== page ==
Up the side of one Bondy high-rise, Nike erected a billboard of Mbappé before the World Cup, referring to France’s previous World Cup win in 1998. It read: ’98 was a great year for French football. Kylian was born. A separate billboard covered 11 floors of a Bondy apartment block for months, depicting Mbappé with his thumbs up, and reading, Bondy: Ville des possibles (“city of possibilities”).

Bondy’s residents have been gripped by that sense of possibility since Mbappé’s World Cup victory. “All the parents come to me saying, ‘I want my son to be Kylian,’” says Jean-François Suner, sports director at Bondy’s municipal athletic center, where Mbappé learned his skills from age 6, and where his father coached soccer. “I tell them gently that will not be possible,” he says, sitting in his cramped office. “I have been working here 37 years, and it is the first time I have seen this. I do not think there will be others.”

For all the incredible talent and luck in reaching the pinnacle of the world’s biggest sport, there is also the danger of falling from a very dizzy height. An unexpected incident, like an injury on the field, or bad behavior off it (he is a teenager, after all) could blow Mbappé off course or lose him the world’s adulation.

Mbappé is often held up as the wholesome counterpoint to PSG’s other superstar forward Neymar. The 26-year-old Brazilian regularly makes headlines for his hard partying and self-promotion, and did poorly playing for Brazil at the World Cup. Fitzpatrick says as Mbappé carves a path for himself, Neymar should be his example of what to avoid. “My advice to him: keep a low profile, and concentrate on the football,” he says.

Even at 19, Mbappé does not mistake the summit he occupies for the status quo. “We can be the best and the world champions, as we are now,” he says. “And in four years, you are forgotten, because there is someone else who has arrived and done better than you.”

And he says keeping his head will require more than simply focusing on his sport. “I have learned that the biggest stars and the greatest players are the most humble ones, the ones who respect people the most,” Mbappé says, speaking as though he has lived a lot longer than two decades. As important is staying grounded. “You always have to keep some lucidity,” he says. “There are three criteria: respect, humility and lucidity.”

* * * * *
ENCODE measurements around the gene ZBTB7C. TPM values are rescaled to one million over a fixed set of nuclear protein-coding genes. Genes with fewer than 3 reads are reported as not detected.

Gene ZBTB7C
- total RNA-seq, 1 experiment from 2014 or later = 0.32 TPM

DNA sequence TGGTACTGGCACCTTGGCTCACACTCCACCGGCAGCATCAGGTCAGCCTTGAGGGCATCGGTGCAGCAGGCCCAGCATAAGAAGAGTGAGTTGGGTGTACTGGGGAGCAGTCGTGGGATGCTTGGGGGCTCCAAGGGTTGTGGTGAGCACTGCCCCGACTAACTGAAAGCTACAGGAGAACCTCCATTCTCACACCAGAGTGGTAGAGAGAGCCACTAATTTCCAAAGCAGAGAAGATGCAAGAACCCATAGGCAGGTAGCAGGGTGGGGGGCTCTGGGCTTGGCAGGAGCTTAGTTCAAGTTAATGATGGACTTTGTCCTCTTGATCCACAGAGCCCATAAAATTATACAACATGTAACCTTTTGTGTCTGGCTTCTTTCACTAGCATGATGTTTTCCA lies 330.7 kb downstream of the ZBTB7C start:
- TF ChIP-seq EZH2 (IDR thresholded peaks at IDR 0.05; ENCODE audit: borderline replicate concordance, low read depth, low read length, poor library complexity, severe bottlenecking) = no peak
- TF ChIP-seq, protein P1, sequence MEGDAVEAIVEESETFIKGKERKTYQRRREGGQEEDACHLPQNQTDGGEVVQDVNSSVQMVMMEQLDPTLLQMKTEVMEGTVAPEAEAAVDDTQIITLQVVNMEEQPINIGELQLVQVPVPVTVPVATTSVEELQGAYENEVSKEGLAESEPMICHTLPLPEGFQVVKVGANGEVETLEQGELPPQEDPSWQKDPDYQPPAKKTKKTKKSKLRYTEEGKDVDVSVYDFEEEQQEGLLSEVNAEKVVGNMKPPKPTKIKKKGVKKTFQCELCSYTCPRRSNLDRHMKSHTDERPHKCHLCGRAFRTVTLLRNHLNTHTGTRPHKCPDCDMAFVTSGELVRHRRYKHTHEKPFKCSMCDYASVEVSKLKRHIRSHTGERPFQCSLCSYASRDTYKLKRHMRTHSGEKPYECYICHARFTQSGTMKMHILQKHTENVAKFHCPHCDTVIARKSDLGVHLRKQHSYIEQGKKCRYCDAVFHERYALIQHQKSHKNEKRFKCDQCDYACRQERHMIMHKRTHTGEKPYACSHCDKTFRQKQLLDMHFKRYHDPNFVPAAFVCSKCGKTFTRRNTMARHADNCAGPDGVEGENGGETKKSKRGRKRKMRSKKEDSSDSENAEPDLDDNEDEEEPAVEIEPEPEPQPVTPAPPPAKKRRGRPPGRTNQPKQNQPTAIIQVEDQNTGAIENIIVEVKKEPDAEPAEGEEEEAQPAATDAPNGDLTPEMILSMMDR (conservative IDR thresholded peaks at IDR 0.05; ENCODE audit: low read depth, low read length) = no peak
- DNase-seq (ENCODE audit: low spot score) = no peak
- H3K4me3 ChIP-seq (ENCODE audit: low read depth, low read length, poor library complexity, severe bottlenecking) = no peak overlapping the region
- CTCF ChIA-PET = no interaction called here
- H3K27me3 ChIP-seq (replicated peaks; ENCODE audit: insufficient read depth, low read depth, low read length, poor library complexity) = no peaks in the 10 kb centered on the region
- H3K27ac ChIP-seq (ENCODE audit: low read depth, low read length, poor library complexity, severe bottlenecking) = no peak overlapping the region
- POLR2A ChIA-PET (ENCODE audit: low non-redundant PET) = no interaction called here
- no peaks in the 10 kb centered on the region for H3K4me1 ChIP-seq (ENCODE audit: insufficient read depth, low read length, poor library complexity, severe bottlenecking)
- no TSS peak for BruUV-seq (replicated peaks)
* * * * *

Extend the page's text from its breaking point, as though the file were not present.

Those virtues have been tested since his return from his incredible World Cup victory, when two missteps played out under the klieg lights of celebrity. On Sept. 1, Mbappé pushed an opposing player during a match against the French team Nîmes, perhaps fearing he might be deliberately targeted for injury—not unknown for star players. French soccer authorities banned him for three matches. Then on Sept. 18, Mbappé lost control of the ball in a split-second error in the final minutes of a match against Liverpool, costing PSG the game. “From hero to villain” was ESPN’s brutal conclusion.

Some wondered whether sudden stardom had thrown him off-kilter. The gyrations of fame and pressure are tough at any age, let alone for a teenager. And Mbappé says he has had little time to grow up. Until now, he has been the kid among far older players. “I was right away in the world of adults, grownups,” he says. “They immediately demanded that I behave like an adult.”

Mbappé says he is heavily dependent on one thing to keep him grounded: his family. That much was clear the afternoon that TIME met him. For hours, his mother Fayza, who acts as Mbappé’s fiercely protective gatekeeper, fussed nervously in the background. As we set up a camera in PSG’s lounge, Mbappé’s 12-year-old brother Ethan, who plays youth soccer at the club, darted in and out of the room, giggling at the hubbub, before bounding down the bleachers to play on the empty field; Mbappé also has an older adoptive brother, Jirès Kembo Ekoko, a Congolese immigrant who now plays professional soccer in Turkey.

“We have always been very close,” Mbappé says. “Very much a family, all together at home, all at the table eating together. We have never given that up.” He believes that cocoon has been crucial for his career. “They have always been there to help me, whether it was my first match in Bondy or now in front of 80,000 spectators,” he says. “That is a real support. And it can be felt on the field.”

It is not clear how much longer Mbappé can depend on that closeness. As Mbappé ended his suspension with a spectacular four-goal game against Lyon on Oct. 7, Chelsea, Manchester and Real Madrid have all been rumored to be trying to recruit him, for record transfer fees of up to $350 million.

Mbappé will not yet discuss leaving, and perhaps the dizzying sums of money on offer are too nerve-racking to mention. Instead, he says he clings to some home truths he learned from his mother, who played competitive handball in Bondy, and watched as the coaches there picked out young Kylian as a likely future star. “My mom has always told me that to become a great football player, you must be before all a great man,” he says. Mbappé is not yet fully a man. And what kind he becomes could largely depend on the choices he makes about how to manage his sudden, huge fame. The world will be watching.

Correction: Due to an editing error, this article originally said Mbappe was the first teenager to score at a World Cup in 60 years. He was the first teenager to score at a World Cup final in 60 years.